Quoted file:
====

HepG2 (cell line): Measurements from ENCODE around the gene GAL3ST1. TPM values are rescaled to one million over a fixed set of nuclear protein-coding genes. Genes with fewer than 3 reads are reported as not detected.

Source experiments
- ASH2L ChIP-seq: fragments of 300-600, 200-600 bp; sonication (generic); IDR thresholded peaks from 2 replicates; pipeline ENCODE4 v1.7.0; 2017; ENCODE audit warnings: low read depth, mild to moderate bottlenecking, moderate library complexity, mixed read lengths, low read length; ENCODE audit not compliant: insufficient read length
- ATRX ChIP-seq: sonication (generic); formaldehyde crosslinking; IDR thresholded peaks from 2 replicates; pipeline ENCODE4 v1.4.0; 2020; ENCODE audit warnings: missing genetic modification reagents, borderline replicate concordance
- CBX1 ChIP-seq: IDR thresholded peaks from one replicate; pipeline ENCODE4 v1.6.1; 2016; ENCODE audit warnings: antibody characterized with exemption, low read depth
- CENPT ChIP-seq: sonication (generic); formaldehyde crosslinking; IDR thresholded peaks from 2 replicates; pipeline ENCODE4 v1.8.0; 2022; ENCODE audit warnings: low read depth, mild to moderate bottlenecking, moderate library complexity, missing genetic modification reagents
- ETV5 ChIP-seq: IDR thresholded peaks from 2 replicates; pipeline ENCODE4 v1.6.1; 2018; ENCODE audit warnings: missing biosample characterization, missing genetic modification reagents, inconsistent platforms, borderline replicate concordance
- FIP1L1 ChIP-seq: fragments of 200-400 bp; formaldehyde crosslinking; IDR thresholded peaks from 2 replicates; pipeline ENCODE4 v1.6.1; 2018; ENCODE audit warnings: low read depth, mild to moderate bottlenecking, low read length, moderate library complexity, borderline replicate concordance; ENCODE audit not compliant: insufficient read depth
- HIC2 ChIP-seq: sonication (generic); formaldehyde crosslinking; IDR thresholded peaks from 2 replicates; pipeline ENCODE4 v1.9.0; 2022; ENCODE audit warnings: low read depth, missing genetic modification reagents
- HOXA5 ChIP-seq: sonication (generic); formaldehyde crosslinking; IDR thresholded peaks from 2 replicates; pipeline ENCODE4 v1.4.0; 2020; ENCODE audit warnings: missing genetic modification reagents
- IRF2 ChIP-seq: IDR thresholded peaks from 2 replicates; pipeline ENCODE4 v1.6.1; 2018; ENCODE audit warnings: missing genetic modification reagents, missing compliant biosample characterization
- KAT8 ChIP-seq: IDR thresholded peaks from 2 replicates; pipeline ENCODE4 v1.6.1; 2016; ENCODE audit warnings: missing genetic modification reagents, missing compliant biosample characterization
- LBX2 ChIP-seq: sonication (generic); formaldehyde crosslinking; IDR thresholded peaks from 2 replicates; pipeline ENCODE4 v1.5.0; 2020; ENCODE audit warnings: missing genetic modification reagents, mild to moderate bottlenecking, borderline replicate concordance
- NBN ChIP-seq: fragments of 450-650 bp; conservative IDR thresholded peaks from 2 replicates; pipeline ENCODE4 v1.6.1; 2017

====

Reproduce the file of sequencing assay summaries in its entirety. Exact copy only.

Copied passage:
HepG2 (cell line): Measurements from ENCODE around the gene GAL3ST1. TPM values are rescaled to one million over a fixed set of nuclear protein-coding genes. Genes with fewer than 3 reads are reported as not detected.

Source experiments
- ASH2L ChIP-seq: fragments of 300-600, 200-600 bp; sonication (generic); IDR thresholded peaks from 2 replicates; pipeline ENCODE4 v1.7.0; 2017; ENCODE audit warnings: low read depth, mild to moderate bottlenecking, moderate library complexity, mixed read lengths, low read length; ENCODE audit not compliant: insufficient read length
- ATRX ChIP-seq: sonication (generic); formaldehyde crosslinking; IDR thresholded peaks from 2 replicates; pipeline ENCODE4 v1.4.0; 2020; ENCODE audit warnings: missing genetic modification reagents, borderline replicate concordance
- CBX1 ChIP-seq: IDR thresholded peaks from one replicate; pipeline ENCODE4 v1.6.1; 2016; ENCODE audit warnings: antibody characterized with exemption, low read depth
- CENPT ChIP-seq: sonication (generic); formaldehyde crosslinking; IDR thresholded peaks from 2 replicates; pipeline ENCODE4 v1.8.0; 2022; ENCODE audit warnings: low read depth, mild to moderate bottlenecking, moderate library complexity, missing genetic modification reagents
- ETV5 ChIP-seq: IDR thresholded peaks from 2 replicates; pipeline ENCODE4 v1.6.1; 2018; ENCODE audit warnings: missing biosample characterization, missing genetic modification reagents, inconsistent platforms, borderline replicate concordance
- FIP1L1 ChIP-seq: fragments of 200-400 bp; formaldehyde crosslinking; IDR thresholded peaks from 2 replicates; pipeline ENCODE4 v1.6.1; 2018; ENCODE audit warnings: low read depth, mild to moderate bottlenecking, low read length, moderate library complexity, borderline replicate concordance; ENCODE audit not compliant: insufficient read depth
- HIC2 ChIP-seq: sonication (generic); formaldehyde crosslinking; IDR thresholded peaks from 2 replicates; pipeline ENCODE4 v1.9.0; 2022; ENCODE audit warnings: low read depth, missing genetic modification reagents
- HOXA5 ChIP-seq: sonication (generic); formaldehyde crosslinking; IDR thresholded peaks from 2 replicates; pipeline ENCODE4 v1.4.0; 2020; ENCODE audit warnings: missing genetic modification reagents
- IRF2 ChIP-seq: IDR thresholded peaks from 2 replicates; pipeline ENCODE4 v1.6.1; 2018; ENCODE audit warnings: missing genetic modification reagents, missing compliant biosample characterization
- KAT8 ChIP-seq: IDR thresholded peaks from 2 replicates; pipeline ENCODE4 v1.6.1; 2016; ENCODE audit warnings: missing genetic modification reagents, missing compliant biosample characterization
- LBX2 ChIP-seq: sonication (generic); formaldehyde crosslinking; IDR thresholded peaks from 2 replicates; pipeline ENCODE4 v1.5.0; 2020; ENCODE audit warnings: missing genetic modification reagents, mild to moderate bottlenecking, borderline replicate concordance
- NBN ChIP-seq: fragments of 450-650 bp; conservative IDR thresholded peaks from 2 replicates; pipeline ENCODE4 v1.6.1; 2017